The Hirshhorn Goes Red for World AIDS Day

Hirshhorn Museum and Sculpture Garden

The Hirshhorn Museum is illuminated red in honor of World AIDS Day. Photo by Ryan R. Reed

All around the world, in honor of World AIDS Day, famous buildings and landmarks are being turned red—the official color of AIDS awareness—to promote the cause. The list of red structures includes the London Eye, the Empire State Building and the Sydney Opera House. And this year, for the very first time, a Washington, D.C. landmark will be illuminated red: Smithsonian's own Hirshhorn Museum.

"RED approached us originally, because they were looking for iconic buildings in different cities, and the Hirshhorn is very distinctive," says the museum's spokesperson Jenny Leehey. The 60,000 square foot circular structure was designed by noted architect Gordon Bunshaft and opened to the public in 1974. "Anytime that we can emphasize the architecture of our building, because it's so unique, we like to do that," says Beth Skirkanich, Production Coordinator at the museum. "Especially for a good cause."

World AIDS Day is an annual event, first observed in 1987, designed to raise awareness of HIV/AIDS and show support for people living with the disease. This year, the specific aim in mind is ending mother-to-child transmissions of AIDS by 2015.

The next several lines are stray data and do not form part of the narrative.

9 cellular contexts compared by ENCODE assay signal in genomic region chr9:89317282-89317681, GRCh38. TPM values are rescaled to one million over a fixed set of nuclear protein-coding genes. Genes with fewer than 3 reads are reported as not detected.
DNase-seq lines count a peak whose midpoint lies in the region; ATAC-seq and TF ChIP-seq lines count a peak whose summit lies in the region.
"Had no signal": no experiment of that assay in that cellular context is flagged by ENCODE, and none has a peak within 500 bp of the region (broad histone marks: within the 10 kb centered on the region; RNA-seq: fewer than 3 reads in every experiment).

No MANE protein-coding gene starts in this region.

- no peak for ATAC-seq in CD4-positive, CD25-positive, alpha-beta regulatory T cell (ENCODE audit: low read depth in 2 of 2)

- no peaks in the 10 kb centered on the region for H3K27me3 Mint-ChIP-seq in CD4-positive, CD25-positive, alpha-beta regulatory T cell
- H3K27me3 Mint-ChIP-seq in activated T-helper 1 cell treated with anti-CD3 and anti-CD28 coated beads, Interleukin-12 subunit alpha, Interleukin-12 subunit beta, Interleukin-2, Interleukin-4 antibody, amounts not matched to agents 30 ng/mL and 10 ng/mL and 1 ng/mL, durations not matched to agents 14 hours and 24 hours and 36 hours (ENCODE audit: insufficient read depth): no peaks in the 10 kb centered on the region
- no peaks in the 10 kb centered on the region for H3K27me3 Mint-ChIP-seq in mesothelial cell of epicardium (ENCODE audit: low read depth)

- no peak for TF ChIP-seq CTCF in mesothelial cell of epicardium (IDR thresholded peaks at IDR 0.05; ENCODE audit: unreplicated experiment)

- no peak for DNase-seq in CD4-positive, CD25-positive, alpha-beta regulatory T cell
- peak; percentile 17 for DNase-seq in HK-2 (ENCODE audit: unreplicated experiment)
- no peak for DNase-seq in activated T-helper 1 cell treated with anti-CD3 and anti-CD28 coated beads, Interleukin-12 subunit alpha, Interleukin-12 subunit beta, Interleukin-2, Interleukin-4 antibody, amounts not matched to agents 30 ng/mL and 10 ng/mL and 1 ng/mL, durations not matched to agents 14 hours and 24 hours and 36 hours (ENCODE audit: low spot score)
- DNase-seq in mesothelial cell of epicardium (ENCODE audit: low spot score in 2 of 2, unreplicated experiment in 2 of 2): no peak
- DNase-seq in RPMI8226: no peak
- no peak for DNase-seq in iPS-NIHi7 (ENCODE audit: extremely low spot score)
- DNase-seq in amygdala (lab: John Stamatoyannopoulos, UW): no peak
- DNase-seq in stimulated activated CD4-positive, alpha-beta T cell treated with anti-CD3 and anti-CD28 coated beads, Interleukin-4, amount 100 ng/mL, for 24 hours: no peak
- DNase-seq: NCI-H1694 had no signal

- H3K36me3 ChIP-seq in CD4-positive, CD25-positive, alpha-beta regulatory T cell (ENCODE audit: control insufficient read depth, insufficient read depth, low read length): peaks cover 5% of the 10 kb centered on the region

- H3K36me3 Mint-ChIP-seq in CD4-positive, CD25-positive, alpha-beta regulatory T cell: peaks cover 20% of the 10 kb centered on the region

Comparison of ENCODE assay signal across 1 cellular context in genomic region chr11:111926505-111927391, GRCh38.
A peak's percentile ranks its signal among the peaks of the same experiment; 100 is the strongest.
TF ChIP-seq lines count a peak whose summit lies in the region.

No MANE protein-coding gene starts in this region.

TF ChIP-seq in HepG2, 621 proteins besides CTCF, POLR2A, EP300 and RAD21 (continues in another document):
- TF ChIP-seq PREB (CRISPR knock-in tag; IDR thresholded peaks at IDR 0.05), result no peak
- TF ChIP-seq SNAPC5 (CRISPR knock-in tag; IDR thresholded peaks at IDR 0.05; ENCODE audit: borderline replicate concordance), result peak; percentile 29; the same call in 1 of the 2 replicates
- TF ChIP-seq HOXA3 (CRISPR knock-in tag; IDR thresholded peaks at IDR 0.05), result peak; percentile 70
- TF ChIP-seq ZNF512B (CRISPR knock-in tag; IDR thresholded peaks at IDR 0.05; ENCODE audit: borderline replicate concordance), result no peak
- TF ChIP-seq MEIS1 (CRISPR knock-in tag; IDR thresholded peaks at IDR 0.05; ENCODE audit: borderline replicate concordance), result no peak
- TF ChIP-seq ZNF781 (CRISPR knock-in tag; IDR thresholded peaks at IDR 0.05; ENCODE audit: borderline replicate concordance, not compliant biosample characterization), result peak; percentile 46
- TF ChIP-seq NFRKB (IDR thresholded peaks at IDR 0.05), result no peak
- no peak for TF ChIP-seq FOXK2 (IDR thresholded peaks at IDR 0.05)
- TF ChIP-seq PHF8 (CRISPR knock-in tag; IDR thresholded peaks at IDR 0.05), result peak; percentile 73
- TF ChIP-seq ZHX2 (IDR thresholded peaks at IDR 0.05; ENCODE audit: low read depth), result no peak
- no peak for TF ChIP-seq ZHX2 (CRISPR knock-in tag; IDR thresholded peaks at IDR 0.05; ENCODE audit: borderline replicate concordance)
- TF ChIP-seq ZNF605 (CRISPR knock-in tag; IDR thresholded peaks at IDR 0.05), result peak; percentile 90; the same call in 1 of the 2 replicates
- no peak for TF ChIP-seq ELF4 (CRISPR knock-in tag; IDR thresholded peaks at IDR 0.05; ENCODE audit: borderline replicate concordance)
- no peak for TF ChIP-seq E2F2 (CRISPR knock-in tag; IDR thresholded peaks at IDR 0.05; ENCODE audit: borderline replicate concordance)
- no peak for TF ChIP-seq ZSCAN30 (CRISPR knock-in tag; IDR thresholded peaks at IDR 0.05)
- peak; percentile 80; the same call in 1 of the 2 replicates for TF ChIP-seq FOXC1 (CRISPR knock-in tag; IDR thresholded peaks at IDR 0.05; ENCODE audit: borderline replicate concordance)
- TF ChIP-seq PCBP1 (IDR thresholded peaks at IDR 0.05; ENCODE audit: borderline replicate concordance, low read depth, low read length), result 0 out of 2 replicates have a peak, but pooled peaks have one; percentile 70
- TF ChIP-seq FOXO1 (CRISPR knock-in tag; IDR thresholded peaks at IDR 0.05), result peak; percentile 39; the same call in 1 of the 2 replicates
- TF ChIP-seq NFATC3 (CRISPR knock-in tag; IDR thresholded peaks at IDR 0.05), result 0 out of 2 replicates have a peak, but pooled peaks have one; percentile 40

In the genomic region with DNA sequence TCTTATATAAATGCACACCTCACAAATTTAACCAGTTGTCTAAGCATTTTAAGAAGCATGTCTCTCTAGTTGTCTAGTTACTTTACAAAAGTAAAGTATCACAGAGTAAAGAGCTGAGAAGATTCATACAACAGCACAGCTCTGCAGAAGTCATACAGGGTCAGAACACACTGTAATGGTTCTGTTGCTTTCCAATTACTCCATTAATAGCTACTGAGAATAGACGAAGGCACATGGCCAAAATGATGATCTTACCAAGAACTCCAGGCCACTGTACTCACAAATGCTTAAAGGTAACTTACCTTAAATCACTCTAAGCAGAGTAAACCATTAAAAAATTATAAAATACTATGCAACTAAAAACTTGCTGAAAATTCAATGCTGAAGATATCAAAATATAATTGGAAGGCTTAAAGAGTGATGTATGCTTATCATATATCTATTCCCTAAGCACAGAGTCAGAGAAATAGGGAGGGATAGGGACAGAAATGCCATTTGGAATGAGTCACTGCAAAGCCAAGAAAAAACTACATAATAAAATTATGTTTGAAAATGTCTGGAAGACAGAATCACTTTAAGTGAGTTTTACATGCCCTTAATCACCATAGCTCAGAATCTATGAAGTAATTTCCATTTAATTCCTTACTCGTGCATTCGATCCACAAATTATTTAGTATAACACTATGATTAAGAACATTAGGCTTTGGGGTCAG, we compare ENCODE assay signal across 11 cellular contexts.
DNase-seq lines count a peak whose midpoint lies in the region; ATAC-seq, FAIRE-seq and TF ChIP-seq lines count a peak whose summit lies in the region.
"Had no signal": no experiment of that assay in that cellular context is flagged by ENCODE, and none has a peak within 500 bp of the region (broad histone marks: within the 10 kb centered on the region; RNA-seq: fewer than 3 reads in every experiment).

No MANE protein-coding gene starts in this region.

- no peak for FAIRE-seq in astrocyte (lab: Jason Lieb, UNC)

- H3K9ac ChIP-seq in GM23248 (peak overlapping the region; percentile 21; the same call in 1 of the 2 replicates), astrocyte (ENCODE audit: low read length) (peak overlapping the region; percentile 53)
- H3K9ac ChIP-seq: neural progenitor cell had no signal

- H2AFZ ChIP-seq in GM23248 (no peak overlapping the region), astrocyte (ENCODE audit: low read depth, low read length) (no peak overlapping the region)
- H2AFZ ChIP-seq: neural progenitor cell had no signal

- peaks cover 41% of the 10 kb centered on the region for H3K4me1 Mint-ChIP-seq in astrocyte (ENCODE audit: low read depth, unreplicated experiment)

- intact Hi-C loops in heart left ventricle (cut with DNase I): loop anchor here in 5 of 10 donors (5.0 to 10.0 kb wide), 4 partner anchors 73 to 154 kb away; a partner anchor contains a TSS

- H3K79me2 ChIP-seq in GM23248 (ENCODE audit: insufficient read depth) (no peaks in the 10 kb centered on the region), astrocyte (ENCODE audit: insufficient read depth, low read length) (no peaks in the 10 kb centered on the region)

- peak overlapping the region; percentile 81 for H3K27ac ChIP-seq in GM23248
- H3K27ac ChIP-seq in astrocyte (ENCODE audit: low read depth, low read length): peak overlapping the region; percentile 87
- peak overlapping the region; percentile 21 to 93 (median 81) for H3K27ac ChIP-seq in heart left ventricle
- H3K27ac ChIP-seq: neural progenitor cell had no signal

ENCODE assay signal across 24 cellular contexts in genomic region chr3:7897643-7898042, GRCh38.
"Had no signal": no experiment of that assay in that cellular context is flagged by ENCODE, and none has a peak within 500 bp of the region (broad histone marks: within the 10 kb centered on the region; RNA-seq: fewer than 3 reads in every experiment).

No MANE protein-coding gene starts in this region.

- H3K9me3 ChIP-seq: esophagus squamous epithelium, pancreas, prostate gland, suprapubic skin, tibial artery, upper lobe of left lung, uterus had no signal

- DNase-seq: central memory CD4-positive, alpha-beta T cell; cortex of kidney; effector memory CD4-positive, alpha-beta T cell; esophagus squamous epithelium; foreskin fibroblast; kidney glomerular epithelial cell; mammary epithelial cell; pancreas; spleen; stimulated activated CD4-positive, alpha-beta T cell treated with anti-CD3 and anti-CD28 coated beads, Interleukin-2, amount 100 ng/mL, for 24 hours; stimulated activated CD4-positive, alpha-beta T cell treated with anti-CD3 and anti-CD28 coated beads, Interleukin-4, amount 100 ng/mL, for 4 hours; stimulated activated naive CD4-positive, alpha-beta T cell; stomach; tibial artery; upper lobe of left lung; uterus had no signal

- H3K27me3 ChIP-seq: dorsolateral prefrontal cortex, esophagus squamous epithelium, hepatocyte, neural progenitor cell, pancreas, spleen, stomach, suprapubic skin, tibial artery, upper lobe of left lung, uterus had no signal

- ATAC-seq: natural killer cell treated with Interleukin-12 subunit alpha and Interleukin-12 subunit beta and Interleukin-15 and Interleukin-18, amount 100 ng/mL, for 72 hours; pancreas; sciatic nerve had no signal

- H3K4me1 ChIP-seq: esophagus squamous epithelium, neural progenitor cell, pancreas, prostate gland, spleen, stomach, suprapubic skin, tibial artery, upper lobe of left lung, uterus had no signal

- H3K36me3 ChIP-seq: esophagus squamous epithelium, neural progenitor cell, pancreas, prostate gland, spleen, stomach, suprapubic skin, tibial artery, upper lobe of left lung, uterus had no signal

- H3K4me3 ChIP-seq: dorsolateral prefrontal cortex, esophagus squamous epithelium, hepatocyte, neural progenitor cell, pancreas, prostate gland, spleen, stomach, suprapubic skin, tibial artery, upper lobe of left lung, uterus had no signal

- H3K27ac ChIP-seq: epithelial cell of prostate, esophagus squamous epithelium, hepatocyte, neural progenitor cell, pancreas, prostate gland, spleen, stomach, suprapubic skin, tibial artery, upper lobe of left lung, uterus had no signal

The Hirshhorn will help promote this goal by having its exterior illuminated a vivid red from this evening to midnight, with the help of 12 exterior lights that weigh 125 pounds each. "It's going to be half the building that's lit, the East and Northeast sides" says Skirkanich. "So from the Mall or from 7th street, you'll get a wonderful view." The museum team is working with an outside events company to install the lighting, the same group used for previous special events such as After Hours.

Because the lighting used for After Hours is primarily projected onto the building's inner courtyard walls, though, lighting the outside provides a new challenge. "The curvature of the building probably does make it a little more challenging," Skirkanich says. "and red is actually a difficult color to light, because it's very dense, so it's hard to make it really pop."

To maximize the effect, the team has installed panoramic light fixtures that can be manually focused. The lights can also mix various colors to achieve precisely the right red color featured in the AIDS campaign. "We've never done this before, so we're not sure exactly how it'll turn out, but we're hoping that it'll be really vibrant," says Skirkanich.

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